The Buddhist-Inspired Murakami Sculpture Behind Billie Eilish's GARAGE Cover
Takashi Murakami’s 2012 “Split” is a brilliant anomaly for an artist who otherwise says, “I’m utterly vulgar.”
Takashi Murakami, Reborn, 2012, pigment print, 108.3 × 90.2 cm; Photographer: Hirao Kentaro; Stylist: Yunoki Kazuki; Special Effects Makeup: JIRO Production Coordination: Kaikai Kiki; ©︎2012 Takashi Murakami/Kaikai Kiki Co., Ltd. All Rights Reserved
Twelve-pedaled flowers, larger-than-life anime characters, candy-colored Louis Vuitton logos, octopus eyes: The visual language of Takashi Murakami is as accessible as it is vividly recognizable. As a man, Murakami makes no pretensions about his tastes and inspirations: “Netflix original movies, Japanese comedy shows on Amazon Prime, and Instagram,” he says. “I’m utterly vulgar.” So to see his 2012 sculpture Split is to see Murakami for the first time again. Or, more anatomically, to see him for the first and second time.
Inspired by a wooden sculpture of the Heian era (794–1185 A.D.) from the Saionji Temple in Kyoto, Split was the first life-like work in Murakami’s oeuvre, making it an anomaly in a practice that is marked by an essential consistency in style. Produced in an edition of two (one is in Europe, the other remains in Japan), the life-sized sculpture is a self-portrait of Murakami posing with the Buddhist hand symbol, or mudra, which signifies teaching. All four of its robotic eyes are programmed to swirl around in their sockets. Its feet are hairy like an ogre’s. It is shocking but also intriguing, and somehow not as ugly as it should be.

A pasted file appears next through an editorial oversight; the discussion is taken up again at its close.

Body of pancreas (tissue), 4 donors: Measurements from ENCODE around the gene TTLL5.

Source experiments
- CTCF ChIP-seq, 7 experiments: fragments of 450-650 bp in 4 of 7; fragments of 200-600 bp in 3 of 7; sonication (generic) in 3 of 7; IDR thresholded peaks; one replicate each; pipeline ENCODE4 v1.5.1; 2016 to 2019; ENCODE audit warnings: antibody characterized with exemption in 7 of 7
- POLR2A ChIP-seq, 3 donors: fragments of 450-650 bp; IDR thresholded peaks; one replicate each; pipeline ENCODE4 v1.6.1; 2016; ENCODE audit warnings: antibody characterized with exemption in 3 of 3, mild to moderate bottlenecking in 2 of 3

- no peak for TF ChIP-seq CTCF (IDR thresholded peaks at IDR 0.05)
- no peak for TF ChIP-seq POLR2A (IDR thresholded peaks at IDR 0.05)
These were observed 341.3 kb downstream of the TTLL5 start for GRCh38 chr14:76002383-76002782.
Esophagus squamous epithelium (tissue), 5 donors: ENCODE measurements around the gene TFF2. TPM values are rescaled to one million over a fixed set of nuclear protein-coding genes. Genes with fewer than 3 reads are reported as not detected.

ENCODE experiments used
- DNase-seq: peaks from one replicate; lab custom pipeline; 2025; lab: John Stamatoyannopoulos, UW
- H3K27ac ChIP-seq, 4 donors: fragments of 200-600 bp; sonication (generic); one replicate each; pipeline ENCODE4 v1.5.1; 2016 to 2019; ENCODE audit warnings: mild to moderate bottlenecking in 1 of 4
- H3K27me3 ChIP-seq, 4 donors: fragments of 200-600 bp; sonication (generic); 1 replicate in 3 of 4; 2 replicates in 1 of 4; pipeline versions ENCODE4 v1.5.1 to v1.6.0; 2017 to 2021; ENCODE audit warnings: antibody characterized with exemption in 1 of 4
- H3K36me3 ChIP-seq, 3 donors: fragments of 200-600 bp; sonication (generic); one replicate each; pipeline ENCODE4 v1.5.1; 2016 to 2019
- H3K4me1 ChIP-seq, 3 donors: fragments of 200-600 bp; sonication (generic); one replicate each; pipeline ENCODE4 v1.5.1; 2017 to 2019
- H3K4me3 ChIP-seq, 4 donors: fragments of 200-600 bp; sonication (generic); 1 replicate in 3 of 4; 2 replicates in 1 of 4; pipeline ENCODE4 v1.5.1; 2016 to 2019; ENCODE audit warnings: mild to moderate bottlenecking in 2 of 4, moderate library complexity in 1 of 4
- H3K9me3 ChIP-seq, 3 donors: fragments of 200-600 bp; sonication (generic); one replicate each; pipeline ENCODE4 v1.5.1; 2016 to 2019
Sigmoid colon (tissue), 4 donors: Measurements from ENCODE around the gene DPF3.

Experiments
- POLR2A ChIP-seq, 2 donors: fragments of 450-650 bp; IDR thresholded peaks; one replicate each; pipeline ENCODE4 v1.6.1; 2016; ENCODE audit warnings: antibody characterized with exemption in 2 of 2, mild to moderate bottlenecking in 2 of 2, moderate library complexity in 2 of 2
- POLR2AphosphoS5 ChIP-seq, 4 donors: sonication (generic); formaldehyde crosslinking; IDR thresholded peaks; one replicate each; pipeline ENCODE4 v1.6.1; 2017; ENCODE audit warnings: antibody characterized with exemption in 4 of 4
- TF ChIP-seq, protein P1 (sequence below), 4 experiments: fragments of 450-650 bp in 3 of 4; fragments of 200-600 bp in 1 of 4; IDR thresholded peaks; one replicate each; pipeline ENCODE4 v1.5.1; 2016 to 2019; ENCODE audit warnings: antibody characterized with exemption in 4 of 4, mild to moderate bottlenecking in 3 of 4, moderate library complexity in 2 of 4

So what is Split? Is it a symbol of Murakami’s spiritual rebirth, as the title of the photo of the sculpture seen here—Reborn—would suggest? Is it a statement that Murakami had reached enlightenment, whatever that means to him? Perhaps it’s a reminder that change is never comfortable. (The Heian-period sculpture that inspired Split depicts a monk holding a knife, indicating that his incision is self-administered.) According to Murakami himself, we shouldn’t read too deeply:
“Religion is fundamentally well-crafted fiction. Whether it’s a meditative pose or a devotional exercise, these elements must have reflected the cutting-edge philosophy and technology of the time to make them worthwhile for contemporary peoples to believe in. But over time, the elements became something unrecognizable. I am strongly drawn to this process of transformation; I believe the mistranslations that happen in the process are the origin of creativity.”
And what about the idea of envisioning Billie Eilish in the context of Split?
“Case in point,” Murakami says. “I’m very happy that what I have done is now being further mistranslated here.”